In New York State, all midwives must meet certain criteria in order to practice. These are:
- A bachelor’s degree (in any subject)
- Midwifery education at a NYS-approved midwifery school
- Demonstrated competency in particular areas related to well-woman care and pharmacology
- Passing the American Midwifery Certification Board (AMCB) examination.
In a study we did surveying national hospital-based midwife deliveries and reviewing the published literature, we found that, in hospitals with both obstetrician and midwife deliveries, the following practices were much more likely to occur with midwife-assisted deliveries than with obstetrician-attended deliveries:
- Oral fluids during labor
- Room to ambulate during labor
- Use of shower, bath, or hot tub
- Encouragement of alternate positions for delivery
- Use of intermittent, not continuous fetal monitoring (less chance of false signals of fetal distress)
- Shorter stay and early (24 hours or less) discharge
These factors contribute to the findings in multiple studies showing that the likelihood of induction, episiotomy, or a cesarean section is generally lower with midwife-attended deliveries than with obstetrician-attended deliveries.
A recent study involved women with pregnancies that were considered low-risk enough to qualify for a home delivery but all of whom delivered in the hospital. Four hundred eighty-eight of these women had hospital midwife deliveries, and 572 had hospital physician deliveries. The decreased risks in the midwife group included a 42 percent reduction in cesarean sections and a 38 percent decrease in episiotomies. There was also an 81 percent decrease in the use of drugs for resuscitation at birth. The authors concluded that: “A shift toward greater proportions of midwife-attended births in hospitals could result in reduced rates of obstetric interventions, with similar rates of neonatal morbidity.”
4. Consider using a doula. If a certified nurse-midwife or certified midwife is not available in the hospital(s) you are considering using, think seriously about using the services of a doula (continuous labor support by an experienced woman) in conjunction with your doctor. A published study evaluated the positive effects of doulas on childbirth. Among 224 women with an uncomplicated pregnancy who took a childbirth education class, half were randomized, after admission for labor, to doulas, who provided close physical proximity, touch, and eye contact with the laboring woman, and teaching, reassurance, and encouragement of the woman and her male partner. The other half of the women served as a control group. “The doula group had a significantly lower cesarean delivery rate than the control group (13.4 percent vs. 25.0 percent). Among women with induced labor, those supported by a doula had a lower rate of cesarean delivery than those in the control group (12.5 percent vs. 58.8 percent).”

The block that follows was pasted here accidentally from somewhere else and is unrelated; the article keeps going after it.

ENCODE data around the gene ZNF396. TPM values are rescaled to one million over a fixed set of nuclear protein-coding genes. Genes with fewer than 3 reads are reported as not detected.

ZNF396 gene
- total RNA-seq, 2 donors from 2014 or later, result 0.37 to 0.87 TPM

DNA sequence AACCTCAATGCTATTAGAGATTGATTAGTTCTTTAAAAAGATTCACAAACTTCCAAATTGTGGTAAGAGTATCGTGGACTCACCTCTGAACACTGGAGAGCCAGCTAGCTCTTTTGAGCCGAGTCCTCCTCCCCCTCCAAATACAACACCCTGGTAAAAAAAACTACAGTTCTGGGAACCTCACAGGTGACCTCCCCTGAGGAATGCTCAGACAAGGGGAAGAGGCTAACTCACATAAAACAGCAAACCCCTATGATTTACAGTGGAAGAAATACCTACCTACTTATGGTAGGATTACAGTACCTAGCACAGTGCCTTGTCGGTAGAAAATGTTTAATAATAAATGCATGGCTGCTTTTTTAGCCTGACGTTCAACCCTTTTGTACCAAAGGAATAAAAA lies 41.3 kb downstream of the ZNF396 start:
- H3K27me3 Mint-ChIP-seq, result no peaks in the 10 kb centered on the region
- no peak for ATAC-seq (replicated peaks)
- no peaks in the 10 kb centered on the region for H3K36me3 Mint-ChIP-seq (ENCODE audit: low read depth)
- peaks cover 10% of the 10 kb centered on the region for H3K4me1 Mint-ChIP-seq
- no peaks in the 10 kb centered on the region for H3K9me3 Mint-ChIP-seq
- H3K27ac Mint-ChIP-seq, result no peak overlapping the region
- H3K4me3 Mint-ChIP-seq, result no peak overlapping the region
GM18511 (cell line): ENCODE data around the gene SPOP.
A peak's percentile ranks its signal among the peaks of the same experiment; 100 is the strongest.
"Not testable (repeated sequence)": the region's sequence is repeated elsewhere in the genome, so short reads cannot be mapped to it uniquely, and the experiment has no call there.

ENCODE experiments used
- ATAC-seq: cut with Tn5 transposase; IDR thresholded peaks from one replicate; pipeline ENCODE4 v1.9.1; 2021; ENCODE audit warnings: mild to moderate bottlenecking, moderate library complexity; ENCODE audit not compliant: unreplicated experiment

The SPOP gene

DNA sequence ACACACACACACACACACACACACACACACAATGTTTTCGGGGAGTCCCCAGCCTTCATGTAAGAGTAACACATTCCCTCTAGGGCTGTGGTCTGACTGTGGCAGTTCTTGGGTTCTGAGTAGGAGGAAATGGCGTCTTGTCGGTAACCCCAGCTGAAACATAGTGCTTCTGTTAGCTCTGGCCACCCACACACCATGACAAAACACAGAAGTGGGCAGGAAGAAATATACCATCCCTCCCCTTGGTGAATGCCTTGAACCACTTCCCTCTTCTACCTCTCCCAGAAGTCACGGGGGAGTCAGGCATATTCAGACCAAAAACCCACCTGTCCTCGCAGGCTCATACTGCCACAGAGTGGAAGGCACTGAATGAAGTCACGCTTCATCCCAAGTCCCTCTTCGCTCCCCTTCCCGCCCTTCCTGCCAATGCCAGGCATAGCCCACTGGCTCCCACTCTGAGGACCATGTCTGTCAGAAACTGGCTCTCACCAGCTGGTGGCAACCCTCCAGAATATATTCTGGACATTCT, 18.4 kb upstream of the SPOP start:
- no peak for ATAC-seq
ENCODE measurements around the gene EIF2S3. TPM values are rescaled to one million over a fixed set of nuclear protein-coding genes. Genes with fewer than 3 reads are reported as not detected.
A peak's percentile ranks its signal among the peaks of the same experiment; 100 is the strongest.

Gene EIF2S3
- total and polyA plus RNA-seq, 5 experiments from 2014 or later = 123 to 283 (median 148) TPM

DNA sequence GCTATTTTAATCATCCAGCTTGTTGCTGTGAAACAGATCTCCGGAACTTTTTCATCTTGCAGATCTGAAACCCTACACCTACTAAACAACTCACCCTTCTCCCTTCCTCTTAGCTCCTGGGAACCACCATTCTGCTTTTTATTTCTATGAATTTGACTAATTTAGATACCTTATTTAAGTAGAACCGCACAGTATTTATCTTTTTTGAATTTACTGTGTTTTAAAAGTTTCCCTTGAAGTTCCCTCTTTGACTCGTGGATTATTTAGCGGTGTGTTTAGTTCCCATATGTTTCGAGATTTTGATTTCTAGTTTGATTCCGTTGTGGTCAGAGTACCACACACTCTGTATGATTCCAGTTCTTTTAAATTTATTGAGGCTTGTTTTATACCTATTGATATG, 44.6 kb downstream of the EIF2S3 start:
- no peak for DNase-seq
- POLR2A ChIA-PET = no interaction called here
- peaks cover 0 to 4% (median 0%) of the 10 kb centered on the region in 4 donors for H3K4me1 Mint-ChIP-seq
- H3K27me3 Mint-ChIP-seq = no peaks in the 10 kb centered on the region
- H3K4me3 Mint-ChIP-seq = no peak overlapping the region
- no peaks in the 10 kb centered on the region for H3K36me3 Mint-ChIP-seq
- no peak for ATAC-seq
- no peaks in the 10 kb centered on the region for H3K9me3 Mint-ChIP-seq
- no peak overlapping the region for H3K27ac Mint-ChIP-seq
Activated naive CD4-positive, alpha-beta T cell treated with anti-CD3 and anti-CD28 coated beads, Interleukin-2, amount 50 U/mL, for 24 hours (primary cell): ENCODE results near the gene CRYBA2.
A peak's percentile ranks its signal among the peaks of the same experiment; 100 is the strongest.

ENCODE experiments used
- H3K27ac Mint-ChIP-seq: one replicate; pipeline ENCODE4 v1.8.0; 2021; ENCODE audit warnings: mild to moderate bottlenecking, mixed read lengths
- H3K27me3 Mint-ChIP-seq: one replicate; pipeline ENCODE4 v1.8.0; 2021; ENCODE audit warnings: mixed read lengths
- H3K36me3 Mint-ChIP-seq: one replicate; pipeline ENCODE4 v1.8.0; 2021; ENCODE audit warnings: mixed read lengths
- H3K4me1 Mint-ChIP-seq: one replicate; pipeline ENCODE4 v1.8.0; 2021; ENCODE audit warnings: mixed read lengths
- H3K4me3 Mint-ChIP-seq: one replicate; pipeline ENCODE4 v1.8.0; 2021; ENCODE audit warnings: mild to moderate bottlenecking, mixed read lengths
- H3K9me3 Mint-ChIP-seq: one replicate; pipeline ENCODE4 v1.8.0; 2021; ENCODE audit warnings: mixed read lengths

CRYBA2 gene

“Table 1-24. Live Births by Place of Delivery, and Attendant, According to Race and Hispanic Origin: United States, Selected Years, 1975-2003.” CDC. Web. <https://www.citizen.org/sites/default/files/natfinal2003.annual1_24.pdf>.
 Gabay, Mary, and Sidney M. Wolfe. “Nurse-Midwifery. The Beneficial Alternative.” Public Health Reports 112 (1997): 386-94. Print
 Janssen, Patricia A., Elizabeth M. Ryan, Duncan J. Etches, Michael C. Klein, and Birgit Reime. “Outcomes of Planned Hospital Birth Attended by Midwives Compared with Physicians in British Columbia.” Birth 34:2 (2007): 140-47. Print.
 McGrath, Susan K., and John H. Kennell. “A Randomized Controlled Trial of Continuous Labor Support for Middle-Class Couples: Effect on Cesarean Delivery Rates.” Birth 35.2 (2008): 92-97. Print.